Gingivitis in pregnancy can pose a risk to your newborn

Pregnancy affects not only your reproductive system—but your entire body. Normal changes that happen while pregnant can make you particularly vulnerable to disease in general, and oral disease in particular—especially gingivitis

During pregnancy, the inflammatory response is highly activated. Increased levels of hormones during pregnancy can make your gum tissue more sensitive and supercharge your body’s natural inflammatory response to plaque, encouraging your immune system to attack the bacteria in it. This can lead to inflammation and gingivitis, a gum condition that causes swelling and redness around the teeth.

Studies indicate that 40% to 80% of pregnant women experience gingivitis between the second and eighth month of pregnancy, making keeping up with dental hygiene and appointments more important than ever. It’s always important to prioritize your oral health, but especially while pregnant because gingivitis, if left untreated, can progress to periodontitis and become severe, increasing the risk of adverse pregnancy outcomes.

Symptoms of gingivitis

When gingivitis is left untreated and advances to periodontal disease, gums can separate from the teeth, which is a major contributor to tooth and bone loss.

Key symptoms of gingivitis in pregnancy may include:

  • Dusky red or dark red gums
  • Tenderness in the gums
  • Swollen or puffy gums
  • Gums that bleed easily when you brush or floss, even when gently
  • Bad breath
  • Receding gums

If you have any of these signs or symptoms, a call to your dentist is in order.

How pregnancy contributes to gingivitis

Half of your baby’s DNA comes from your baby’s father, which is “foreign” to your immune system. It’s essential that pregnancy induces a series of complex maternal immunological changes to prevent rejection of your baby, so your immune system becomes suppressed, which increases your susceptibility to a number of infections, including gingivitis.

How to prevent pregnancy gingivitis

Prevention of pregnancy gingivitis starts with good oral hygiene. In addition to eating a healthy diet and avoiding sugary foods, there are several effective ways to prevent or reduce plaque buildup while pregnant:

  1. Brush your teeth thoroughly, at least twice a day for at least two minutes, with an anti-gingivitis or anti-plaque toothpaste.
  2. Opt for an electric toothbrush to maximize your cleaning potential.
  3. Make sure your toothbrush has soft or extra-soft bristles.
  4. Use special care to brush around the gum line.  
  5. Replace your toothbrush every three months.
  6. Floss daily at bedtime.
  7. Use a natural, anti-gingivitis mouthwash.
  8. Maintain your regular professional dental cleanings.
  9. Chew gum sweetened with xylitol, which inhibits the growth of the bacteria that produces plaque.

Gingivitis can affect pregnancy outcomes

Adverse pregnancy outcomes like low birth weight, very low birth weight, preeclampsia and gestational diabetes can be the result of gingivitis that has advanced to more severe disease.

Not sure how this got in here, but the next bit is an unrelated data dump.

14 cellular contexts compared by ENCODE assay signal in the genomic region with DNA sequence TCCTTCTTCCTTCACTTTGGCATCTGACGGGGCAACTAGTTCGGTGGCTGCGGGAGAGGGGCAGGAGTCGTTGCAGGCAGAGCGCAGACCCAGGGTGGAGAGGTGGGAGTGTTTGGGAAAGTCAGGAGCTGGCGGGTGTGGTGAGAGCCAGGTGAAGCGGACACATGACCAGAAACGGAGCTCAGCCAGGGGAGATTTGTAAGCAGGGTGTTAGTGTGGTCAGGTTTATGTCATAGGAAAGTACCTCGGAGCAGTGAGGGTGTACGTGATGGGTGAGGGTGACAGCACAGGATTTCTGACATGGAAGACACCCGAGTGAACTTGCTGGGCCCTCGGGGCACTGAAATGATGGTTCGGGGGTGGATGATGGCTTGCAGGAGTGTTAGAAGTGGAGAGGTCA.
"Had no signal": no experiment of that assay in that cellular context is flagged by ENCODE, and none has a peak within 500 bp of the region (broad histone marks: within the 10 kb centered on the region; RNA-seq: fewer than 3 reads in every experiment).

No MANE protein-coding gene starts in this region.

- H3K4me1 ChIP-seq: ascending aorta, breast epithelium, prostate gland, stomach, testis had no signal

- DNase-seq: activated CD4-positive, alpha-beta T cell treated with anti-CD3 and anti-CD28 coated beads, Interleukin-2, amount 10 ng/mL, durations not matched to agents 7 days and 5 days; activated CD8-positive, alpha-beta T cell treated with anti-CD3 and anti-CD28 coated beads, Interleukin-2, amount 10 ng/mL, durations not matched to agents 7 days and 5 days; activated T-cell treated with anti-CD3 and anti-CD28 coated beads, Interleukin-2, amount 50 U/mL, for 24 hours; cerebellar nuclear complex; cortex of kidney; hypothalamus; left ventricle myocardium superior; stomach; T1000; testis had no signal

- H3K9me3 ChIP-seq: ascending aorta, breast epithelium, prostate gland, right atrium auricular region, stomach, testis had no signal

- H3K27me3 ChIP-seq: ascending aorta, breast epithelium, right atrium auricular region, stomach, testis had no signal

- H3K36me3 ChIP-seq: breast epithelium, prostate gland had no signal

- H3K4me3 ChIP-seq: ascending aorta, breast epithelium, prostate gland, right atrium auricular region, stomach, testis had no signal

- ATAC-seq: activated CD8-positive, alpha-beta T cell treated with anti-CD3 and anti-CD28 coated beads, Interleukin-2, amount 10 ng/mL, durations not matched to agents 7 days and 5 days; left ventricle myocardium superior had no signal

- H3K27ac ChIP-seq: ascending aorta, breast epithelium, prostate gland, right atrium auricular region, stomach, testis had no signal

However, if you find yourself with more than a bit of gingivitis, rest assured that there are ways to handle it safely during pregnancy and reduce risks. Your baby’s organ development happens during the first trimester and is when the adage “less is more” is truly applicable, so studies show the best time to have treatment is the second trimester (weeks 17 to 28).

In every case, be sure to check in with both your dentist and your birth care provider about safe treatment options during pregnancy. 

Sources

Corbella S, Taschieri S, Del Fabbro M, Francetti L, Weinstein R, Ferrazzi E. Adverse pregnancy outcomes and periodontitis: A systematic review and meta-analysis exploring potential association. Quintessence Int. 2016;47(3):193-204. doi:10.3290/j.qi.a34980

Edwardsson S, Birkhed D, Mejàre B. Acid production from Lycasin, maltitol, sorbitol and xylitol by oral streptococci and lactobacilli. Acta Odontol Scand. 1977;35(5):257-263. doi:10.3109/00016357709019801

Ehlers V, Callaway A, Hortig W, Kasaj A, Willershausen B. Clinical parameters and aMMP-8-concentrations in gingival crevicular fluid in pregnancy gingivitis. Clin Lab. 2013;59(5-6):605-611. doi:10.7754/clin.lab.2012.120619

Favero V, Bacci C, Volpato A, Bandiera M, Favero L, Zanette G. Pregnancy and Dentistry: A Literature Review on Risk Management during Dental Surgical Procedures. Dentistry Journal. 2021; 9(4):46. doi.org/10.3390/dj9040046

Natri H, Garcia AR, Buetow KH, Trumble BC, Wilson MA. The Pregnancy Pickle: Evolved Immune Compensation Due to Pregnancy Underlies Sex Differences in Human Diseases. Trends in Genetics. 2019 July; 35  (7): 478-8.  doi.org/10.1016/j.tig.2019.04.008

Tarannum F, Faizuddin M. Effect of periodontal therapy on pregnancy outcome in women affected by periodontitis. J Periodontol. 2007;78(11):2095-2103. doi:10.1902/jop.2007.060388

Xiong X, Elkind-Hirsch KE, Vastardis S, Delarosa RL, Pridjian G, Buekens P. Periodontal disease is associated with gestational diabetes mellitus: a case-control study. J Periodontol. 2009;80(11):1742-1749. doi:10.1902/jop.2009.090250

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